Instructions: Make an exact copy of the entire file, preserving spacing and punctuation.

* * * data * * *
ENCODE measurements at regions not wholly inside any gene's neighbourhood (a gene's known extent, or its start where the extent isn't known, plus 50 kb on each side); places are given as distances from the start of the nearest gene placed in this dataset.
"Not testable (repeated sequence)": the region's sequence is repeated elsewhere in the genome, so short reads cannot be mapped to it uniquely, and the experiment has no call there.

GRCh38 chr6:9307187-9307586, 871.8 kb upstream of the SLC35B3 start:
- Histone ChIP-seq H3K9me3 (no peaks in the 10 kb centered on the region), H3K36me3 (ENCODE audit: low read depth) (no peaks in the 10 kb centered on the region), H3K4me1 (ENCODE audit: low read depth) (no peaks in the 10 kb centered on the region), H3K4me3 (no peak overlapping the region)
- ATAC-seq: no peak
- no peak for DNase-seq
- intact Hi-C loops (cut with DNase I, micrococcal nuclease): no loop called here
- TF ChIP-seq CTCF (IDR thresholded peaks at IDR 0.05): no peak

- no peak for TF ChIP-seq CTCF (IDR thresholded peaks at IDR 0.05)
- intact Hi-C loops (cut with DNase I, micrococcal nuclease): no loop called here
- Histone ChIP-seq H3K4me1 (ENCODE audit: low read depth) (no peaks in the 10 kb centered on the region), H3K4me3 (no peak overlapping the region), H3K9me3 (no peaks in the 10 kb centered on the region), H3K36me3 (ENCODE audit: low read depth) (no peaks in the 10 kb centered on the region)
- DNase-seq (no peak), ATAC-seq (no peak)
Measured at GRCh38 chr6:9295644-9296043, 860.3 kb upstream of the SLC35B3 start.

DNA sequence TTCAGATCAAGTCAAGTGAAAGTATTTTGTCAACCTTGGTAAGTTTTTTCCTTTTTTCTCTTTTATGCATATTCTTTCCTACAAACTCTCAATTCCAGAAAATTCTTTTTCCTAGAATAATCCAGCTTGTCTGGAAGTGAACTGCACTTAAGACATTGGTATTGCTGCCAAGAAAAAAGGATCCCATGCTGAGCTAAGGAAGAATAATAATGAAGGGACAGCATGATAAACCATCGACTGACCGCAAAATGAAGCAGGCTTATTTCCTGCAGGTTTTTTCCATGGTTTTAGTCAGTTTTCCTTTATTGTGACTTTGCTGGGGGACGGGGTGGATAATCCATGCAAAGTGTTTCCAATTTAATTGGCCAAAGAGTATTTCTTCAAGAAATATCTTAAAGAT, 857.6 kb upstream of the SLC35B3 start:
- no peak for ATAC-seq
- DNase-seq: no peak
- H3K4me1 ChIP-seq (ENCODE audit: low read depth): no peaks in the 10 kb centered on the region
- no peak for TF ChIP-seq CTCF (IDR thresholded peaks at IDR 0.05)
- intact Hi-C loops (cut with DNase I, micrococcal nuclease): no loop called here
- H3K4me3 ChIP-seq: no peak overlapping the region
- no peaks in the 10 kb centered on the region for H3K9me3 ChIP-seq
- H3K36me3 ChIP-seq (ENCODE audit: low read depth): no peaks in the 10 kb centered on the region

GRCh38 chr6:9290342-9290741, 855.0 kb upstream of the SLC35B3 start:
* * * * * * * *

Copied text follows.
ENCODE measurements at regions not wholly inside any gene's neighbourhood (a gene's known extent, or its start where the extent isn't known, plus 50 kb on each side); places are given as distances from the start of the nearest gene placed in this dataset.
"Not testable (repeated sequence)": the region's sequence is repeated elsewhere in the genome, so short reads cannot be mapped to it uniquely, and the experiment has no call there.

GRCh38 chr6:9307187-9307586, 871.8 kb upstream of the SLC35B3 start:
- Histone ChIP-seq H3K9me3 (no peaks in the 10 kb centered on the region), H3K36me3 (ENCODE audit: low read depth) (no peaks in the 10 kb centered on the region), H3K4me1 (ENCODE audit: low read depth) (no peaks in the 10 kb centered on the region), H3K4me3 (no peak overlapping the region)
- ATAC-seq: no peak
- no peak for DNase-seq
- intact Hi-C loops (cut with DNase I, micrococcal nuclease): no loop called here
- TF ChIP-seq CTCF (IDR thresholded peaks at IDR 0.05): no peak

- no peak for TF ChIP-seq CTCF (IDR thresholded peaks at IDR 0.05)
- intact Hi-C loops (cut with DNase I, micrococcal nuclease): no loop called here
- Histone ChIP-seq H3K4me1 (ENCODE audit: low read depth) (no peaks in the 10 kb centered on the region), H3K4me3 (no peak overlapping the region), H3K9me3 (no peaks in the 10 kb centered on the region), H3K36me3 (ENCODE audit: low read depth) (no peaks in the 10 kb centered on the region)
- DNase-seq (no peak), ATAC-seq (no peak)
Measured at GRCh38 chr6:9295644-9296043, 860.3 kb upstream of the SLC35B3 start.

DNA sequence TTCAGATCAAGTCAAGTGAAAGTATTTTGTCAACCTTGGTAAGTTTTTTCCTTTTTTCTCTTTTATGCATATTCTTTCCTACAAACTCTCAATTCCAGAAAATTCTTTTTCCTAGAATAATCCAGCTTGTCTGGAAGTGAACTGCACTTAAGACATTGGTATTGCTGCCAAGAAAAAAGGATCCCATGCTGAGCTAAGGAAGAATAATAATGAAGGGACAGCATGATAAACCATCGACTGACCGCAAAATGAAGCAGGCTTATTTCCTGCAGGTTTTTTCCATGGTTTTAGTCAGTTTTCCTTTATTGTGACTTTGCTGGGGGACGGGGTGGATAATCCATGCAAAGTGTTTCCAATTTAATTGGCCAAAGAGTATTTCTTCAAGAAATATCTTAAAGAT, 857.6 kb upstream of the SLC35B3 start:
- no peak for ATAC-seq
- DNase-seq: no peak
- H3K4me1 ChIP-seq (ENCODE audit: low read depth): no peaks in the 10 kb centered on the region
- no peak for TF ChIP-seq CTCF (IDR thresholded peaks at IDR 0.05)
- intact Hi-C loops (cut with DNase I, micrococcal nuclease): no loop called here
- H3K4me3 ChIP-seq: no peak overlapping the region
- no peaks in the 10 kb centered on the region for H3K9me3 ChIP-seq
- H3K36me3 ChIP-seq (ENCODE audit: low read depth): no peaks in the 10 kb centered on the region

GRCh38 chr6:9290342-9290741, 855.0 kb upstream of the SLC35B3 start: